One of the most distinctive physical features of the human brain is the fact that the cortex is divided into two hemispheres. The main connection between the two halves is a thick bundle of fibers called the corpus callosum. This is no quiet lane, it’s a major freeway constituting around 200 million neural tracts.
In an increasingly rare procedure, the callosum is sliced as a radical treatment for epilepsy. People who receive this treatment are referred to colloquially as split-brain patients and lab tests reveal profound effects on their mental functioning. In many ways, it’s as if the surgery leaves their mind divided in two.
A new paper reports on an elderly gentleman, referred to as H.W., who aged 88 presented at a clinic complaining of recent intermittent problems controlling his left hand and some mild memory difficulties. Preliminary tests found him to be high functioning. He scored 30 out of 30 on the “mini mental state examination”, which is used to pick up signs of dementia or confusion. But when the researchers – a team led by Natalie Brescian – scanned H.W.’s brain, they made a surprising discovery. He had no corpus callosum. The main channel between his two brain hemispheres was completely missing. More.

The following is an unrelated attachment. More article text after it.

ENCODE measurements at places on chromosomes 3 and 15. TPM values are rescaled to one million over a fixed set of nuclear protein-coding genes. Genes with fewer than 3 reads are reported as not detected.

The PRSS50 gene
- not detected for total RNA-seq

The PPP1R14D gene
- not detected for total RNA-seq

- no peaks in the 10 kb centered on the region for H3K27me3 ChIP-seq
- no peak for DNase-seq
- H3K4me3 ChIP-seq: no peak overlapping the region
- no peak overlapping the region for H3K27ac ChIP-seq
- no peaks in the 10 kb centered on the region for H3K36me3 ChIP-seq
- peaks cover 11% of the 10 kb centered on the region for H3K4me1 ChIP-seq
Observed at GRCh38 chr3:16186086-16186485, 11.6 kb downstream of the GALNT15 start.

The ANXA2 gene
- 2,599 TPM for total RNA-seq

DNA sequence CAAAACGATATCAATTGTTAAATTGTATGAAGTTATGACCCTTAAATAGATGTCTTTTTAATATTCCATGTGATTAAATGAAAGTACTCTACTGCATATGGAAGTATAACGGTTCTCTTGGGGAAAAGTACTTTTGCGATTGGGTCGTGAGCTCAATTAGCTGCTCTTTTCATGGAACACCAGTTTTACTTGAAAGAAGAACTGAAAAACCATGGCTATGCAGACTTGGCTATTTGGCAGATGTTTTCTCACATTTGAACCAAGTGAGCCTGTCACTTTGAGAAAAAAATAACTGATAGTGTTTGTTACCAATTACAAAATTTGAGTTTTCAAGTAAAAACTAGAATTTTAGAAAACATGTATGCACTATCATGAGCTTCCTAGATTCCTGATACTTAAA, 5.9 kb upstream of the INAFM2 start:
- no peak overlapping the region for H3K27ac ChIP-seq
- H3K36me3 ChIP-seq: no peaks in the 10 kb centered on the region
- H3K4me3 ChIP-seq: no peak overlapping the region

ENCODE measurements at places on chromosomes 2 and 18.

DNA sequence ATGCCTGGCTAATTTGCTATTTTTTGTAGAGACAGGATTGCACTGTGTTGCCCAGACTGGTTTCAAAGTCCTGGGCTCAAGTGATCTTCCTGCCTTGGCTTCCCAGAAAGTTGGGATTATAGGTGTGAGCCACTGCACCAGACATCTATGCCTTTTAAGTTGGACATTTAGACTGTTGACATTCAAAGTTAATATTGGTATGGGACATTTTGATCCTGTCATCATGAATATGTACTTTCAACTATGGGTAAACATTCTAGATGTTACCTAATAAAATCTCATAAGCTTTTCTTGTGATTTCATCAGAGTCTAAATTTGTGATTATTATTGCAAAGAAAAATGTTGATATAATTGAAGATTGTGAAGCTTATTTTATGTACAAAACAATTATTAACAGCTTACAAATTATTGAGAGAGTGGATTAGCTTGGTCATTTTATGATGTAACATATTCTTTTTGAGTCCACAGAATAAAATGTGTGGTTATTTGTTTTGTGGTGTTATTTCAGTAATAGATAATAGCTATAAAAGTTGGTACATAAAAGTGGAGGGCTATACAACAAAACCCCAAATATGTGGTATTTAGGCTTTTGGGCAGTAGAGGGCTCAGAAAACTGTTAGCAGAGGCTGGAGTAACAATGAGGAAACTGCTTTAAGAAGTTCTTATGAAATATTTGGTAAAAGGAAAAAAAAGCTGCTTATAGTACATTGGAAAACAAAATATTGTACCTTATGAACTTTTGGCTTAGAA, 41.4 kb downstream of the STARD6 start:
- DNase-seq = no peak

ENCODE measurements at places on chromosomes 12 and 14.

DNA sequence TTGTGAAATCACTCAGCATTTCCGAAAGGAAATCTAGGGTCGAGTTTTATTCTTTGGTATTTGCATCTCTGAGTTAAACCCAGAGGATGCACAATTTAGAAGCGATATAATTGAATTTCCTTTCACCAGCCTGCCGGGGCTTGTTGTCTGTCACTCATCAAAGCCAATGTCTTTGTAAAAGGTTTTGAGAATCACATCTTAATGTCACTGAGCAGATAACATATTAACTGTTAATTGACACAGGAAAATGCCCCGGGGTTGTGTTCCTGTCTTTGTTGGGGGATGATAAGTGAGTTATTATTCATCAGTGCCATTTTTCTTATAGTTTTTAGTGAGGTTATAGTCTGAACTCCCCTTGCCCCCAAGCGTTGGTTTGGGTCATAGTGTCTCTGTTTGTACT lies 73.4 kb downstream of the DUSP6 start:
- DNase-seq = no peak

Apparently, the brain adapts best to this injury when it is early. In the case, the guy was created with it.
The article goes on to note that the actual damage from the severing of the two halves (an older form of epilepsy treatment) was often apparent only in lab tests, not in normal life with friends and family.
So another lecture hall neuroscience myth bites the dust.
Note: Such anomalies may be more common than we realize. The thing is, there weren’t easy means of discovery in the past, and even today, no one is usually looking for them. This guy only came to attention when he showed up, very late in life, complaining about minor neuro problems.
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